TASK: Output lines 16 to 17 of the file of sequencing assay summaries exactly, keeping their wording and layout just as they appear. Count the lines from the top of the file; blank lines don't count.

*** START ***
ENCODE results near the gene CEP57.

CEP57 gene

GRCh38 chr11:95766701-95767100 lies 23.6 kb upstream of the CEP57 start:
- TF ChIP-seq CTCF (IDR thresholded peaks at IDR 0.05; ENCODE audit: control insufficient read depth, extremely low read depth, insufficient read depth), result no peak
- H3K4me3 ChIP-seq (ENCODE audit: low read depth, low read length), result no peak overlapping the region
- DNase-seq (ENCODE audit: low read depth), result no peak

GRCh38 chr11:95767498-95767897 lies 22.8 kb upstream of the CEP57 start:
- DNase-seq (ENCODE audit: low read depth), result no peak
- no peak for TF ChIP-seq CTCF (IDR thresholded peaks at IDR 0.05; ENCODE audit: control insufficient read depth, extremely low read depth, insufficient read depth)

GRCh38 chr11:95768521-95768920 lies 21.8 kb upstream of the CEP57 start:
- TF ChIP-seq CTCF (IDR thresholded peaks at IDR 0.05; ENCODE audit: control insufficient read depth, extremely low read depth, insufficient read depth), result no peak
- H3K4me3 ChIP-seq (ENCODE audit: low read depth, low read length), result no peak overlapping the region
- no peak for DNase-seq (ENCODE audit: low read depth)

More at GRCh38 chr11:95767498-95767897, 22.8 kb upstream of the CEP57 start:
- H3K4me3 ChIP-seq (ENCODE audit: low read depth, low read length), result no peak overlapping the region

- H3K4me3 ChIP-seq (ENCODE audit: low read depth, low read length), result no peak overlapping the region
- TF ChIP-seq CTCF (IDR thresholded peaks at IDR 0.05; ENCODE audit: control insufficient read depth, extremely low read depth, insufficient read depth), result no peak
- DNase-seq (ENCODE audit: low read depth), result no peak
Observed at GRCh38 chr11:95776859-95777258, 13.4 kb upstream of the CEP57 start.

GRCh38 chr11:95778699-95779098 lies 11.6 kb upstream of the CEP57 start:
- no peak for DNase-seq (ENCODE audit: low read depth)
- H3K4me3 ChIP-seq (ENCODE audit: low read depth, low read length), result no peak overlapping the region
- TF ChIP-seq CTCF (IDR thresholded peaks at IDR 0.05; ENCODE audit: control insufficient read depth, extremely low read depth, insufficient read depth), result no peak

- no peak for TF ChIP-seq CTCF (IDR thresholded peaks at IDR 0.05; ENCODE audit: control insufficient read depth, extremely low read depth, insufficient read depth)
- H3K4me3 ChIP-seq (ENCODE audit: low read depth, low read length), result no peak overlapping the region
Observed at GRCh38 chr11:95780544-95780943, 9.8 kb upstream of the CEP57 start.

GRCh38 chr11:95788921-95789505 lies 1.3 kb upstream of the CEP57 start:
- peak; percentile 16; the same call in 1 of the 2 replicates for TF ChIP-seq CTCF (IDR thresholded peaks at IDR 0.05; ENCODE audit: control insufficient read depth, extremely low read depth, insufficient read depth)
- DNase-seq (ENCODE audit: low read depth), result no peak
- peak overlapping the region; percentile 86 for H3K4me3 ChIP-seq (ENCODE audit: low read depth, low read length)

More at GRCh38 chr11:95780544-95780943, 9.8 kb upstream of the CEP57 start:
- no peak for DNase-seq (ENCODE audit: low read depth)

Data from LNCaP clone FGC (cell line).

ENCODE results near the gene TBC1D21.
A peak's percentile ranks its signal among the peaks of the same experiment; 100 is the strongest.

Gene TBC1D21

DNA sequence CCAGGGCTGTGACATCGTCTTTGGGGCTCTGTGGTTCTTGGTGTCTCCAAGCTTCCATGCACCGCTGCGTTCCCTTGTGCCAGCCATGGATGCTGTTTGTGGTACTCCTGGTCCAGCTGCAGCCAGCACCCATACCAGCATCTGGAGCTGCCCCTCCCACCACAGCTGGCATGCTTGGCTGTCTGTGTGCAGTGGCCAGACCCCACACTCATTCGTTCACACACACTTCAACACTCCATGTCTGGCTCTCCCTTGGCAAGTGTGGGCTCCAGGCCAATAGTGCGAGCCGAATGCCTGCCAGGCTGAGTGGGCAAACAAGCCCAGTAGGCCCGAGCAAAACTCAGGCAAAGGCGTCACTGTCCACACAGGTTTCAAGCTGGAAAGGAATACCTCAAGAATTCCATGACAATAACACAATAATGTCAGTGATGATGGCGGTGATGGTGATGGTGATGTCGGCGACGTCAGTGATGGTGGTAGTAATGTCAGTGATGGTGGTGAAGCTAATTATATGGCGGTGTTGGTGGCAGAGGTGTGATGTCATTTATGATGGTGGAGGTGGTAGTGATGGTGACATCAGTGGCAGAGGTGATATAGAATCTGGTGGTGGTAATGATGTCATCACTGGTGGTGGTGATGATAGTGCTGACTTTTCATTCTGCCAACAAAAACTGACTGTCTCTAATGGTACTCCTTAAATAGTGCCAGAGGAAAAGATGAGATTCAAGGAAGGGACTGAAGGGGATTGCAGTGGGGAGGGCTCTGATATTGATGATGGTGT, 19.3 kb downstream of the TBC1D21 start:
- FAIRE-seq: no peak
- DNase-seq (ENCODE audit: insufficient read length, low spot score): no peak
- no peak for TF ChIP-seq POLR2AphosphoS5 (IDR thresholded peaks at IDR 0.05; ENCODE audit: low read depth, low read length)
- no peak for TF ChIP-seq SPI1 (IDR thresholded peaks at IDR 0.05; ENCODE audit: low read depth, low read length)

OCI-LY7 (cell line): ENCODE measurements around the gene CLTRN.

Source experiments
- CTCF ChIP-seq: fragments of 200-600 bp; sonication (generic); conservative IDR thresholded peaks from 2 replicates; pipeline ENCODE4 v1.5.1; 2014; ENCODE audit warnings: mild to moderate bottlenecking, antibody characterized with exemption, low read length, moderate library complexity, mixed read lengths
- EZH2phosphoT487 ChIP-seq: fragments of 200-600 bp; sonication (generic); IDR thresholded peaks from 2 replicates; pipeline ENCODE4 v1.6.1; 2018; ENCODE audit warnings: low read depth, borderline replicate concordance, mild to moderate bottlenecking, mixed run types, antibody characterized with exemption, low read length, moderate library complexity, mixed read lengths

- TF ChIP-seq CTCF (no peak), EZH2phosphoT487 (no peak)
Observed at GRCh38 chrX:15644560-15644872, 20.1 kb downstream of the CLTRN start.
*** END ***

- H3K4me3 ChIP-seq (ENCODE audit: low read depth, low read length), result no peak overlapping the region
- TF ChIP-seq CTCF (IDR thresholded peaks at IDR 0.05; ENCODE audit: control insufficient read depth, extremely low read depth, insufficient read depth), result no peak